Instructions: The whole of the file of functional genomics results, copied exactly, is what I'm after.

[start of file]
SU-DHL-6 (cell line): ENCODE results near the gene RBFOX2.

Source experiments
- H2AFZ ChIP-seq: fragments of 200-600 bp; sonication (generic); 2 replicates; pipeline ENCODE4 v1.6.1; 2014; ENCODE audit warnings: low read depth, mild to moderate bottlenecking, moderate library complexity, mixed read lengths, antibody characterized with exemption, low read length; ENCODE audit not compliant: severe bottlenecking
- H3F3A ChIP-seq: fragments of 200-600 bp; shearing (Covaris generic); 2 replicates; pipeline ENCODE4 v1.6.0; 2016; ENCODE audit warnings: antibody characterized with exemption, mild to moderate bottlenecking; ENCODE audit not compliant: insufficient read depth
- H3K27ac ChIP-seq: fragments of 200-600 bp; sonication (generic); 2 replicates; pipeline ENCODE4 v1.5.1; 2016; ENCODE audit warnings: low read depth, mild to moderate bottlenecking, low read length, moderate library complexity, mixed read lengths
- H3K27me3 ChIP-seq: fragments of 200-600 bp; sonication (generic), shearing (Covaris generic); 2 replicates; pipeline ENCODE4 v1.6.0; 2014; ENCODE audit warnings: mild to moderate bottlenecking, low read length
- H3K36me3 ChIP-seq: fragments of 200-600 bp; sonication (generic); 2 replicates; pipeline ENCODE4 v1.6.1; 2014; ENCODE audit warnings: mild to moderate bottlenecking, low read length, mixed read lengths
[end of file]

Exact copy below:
SU-DHL-6 (cell line): ENCODE results near the gene RBFOX2.

Source experiments
- H2AFZ ChIP-seq: fragments of 200-600 bp; sonication (generic); 2 replicates; pipeline ENCODE4 v1.6.1; 2014; ENCODE audit warnings: low read depth, mild to moderate bottlenecking, moderate library complexity, mixed read lengths, antibody characterized with exemption, low read length; ENCODE audit not compliant: severe bottlenecking
- H3F3A ChIP-seq: fragments of 200-600 bp; shearing (Covaris generic); 2 replicates; pipeline ENCODE4 v1.6.0; 2016; ENCODE audit warnings: antibody characterized with exemption, mild to moderate bottlenecking; ENCODE audit not compliant: insufficient read depth
- H3K27ac ChIP-seq: fragments of 200-600 bp; sonication (generic); 2 replicates; pipeline ENCODE4 v1.5.1; 2016; ENCODE audit warnings: low read depth, mild to moderate bottlenecking, low read length, moderate library complexity, mixed read lengths
- H3K27me3 ChIP-seq: fragments of 200-600 bp; sonication (generic), shearing (Covaris generic); 2 replicates; pipeline ENCODE4 v1.6.0; 2014; ENCODE audit warnings: mild to moderate bottlenecking, low read length
- H3K36me3 ChIP-seq: fragments of 200-600 bp; sonication (generic); 2 replicates; pipeline ENCODE4 v1.6.1; 2014; ENCODE audit warnings: mild to moderate bottlenecking, low read length, mixed read lengths